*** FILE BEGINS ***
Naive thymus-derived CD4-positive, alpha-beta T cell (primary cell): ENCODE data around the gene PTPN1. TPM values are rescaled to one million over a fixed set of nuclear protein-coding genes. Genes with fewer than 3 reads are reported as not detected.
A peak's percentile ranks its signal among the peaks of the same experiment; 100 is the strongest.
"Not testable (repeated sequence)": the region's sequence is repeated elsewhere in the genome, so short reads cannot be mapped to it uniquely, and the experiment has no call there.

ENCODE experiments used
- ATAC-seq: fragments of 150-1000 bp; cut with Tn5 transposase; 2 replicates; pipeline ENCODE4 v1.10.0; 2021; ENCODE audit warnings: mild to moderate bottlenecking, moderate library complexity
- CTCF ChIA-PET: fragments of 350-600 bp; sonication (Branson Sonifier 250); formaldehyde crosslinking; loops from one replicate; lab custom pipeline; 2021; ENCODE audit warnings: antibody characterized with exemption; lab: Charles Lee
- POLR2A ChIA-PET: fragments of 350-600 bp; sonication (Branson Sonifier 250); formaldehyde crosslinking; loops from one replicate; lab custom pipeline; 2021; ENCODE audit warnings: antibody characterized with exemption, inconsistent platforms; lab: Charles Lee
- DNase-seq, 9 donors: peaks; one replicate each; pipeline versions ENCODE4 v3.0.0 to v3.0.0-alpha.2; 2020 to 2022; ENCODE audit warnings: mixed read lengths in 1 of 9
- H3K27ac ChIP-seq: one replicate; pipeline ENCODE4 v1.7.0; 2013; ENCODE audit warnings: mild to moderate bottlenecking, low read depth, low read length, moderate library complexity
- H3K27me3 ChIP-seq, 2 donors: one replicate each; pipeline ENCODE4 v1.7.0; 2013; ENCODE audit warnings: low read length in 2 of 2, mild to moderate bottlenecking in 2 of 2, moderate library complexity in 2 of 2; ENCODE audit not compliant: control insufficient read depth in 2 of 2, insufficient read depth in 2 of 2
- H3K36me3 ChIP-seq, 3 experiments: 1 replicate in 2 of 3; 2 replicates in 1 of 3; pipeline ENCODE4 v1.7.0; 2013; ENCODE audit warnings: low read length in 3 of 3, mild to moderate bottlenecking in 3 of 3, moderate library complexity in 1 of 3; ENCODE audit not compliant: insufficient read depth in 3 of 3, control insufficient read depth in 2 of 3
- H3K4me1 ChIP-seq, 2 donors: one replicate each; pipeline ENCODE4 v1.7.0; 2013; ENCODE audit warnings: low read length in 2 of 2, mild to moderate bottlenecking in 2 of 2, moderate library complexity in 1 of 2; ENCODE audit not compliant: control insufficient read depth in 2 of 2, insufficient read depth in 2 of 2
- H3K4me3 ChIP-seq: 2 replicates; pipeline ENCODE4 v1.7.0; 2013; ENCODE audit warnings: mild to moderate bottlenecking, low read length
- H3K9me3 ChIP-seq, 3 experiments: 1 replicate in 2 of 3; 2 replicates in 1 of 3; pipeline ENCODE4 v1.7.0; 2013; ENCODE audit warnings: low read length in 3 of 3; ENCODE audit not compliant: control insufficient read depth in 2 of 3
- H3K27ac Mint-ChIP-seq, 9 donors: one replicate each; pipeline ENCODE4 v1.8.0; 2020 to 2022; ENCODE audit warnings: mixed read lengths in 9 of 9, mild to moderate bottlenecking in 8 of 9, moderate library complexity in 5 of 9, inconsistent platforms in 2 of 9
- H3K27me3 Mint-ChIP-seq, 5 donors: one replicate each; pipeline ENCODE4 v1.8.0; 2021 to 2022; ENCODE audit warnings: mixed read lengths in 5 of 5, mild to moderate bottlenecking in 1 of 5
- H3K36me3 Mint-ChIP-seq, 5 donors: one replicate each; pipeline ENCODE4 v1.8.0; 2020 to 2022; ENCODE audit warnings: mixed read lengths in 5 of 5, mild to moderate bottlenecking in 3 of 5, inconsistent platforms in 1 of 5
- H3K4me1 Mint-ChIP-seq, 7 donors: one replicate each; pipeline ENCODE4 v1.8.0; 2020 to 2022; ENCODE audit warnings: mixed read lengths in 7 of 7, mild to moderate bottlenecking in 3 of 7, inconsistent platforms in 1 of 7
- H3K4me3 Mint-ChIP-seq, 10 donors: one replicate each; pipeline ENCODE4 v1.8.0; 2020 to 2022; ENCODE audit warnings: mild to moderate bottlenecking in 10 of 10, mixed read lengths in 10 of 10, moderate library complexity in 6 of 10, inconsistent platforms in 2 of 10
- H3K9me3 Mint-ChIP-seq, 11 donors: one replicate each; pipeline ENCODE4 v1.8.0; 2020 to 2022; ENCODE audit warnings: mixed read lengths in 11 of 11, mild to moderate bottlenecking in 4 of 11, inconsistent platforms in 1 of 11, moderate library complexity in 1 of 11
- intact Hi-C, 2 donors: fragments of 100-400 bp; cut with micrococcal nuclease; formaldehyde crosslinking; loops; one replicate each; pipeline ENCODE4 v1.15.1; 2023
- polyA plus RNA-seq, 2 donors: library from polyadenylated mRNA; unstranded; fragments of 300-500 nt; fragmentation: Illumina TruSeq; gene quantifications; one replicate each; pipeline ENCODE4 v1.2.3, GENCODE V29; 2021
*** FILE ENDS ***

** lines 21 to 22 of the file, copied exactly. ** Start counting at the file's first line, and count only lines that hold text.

- intact Hi-C, 2 donors: fragments of 100-400 bp; cut with micrococcal nuclease; formaldehyde crosslinking; loops; one replicate each; pipeline ENCODE4 v1.15.1; 2023
- polyA plus RNA-seq, 2 donors: library from polyadenylated mRNA; unstranded; fragments of 300-500 nt; fragmentation: Illumina TruSeq; gene quantifications; one replicate each; pipeline ENCODE4 v1.2.3, GENCODE V29; 2021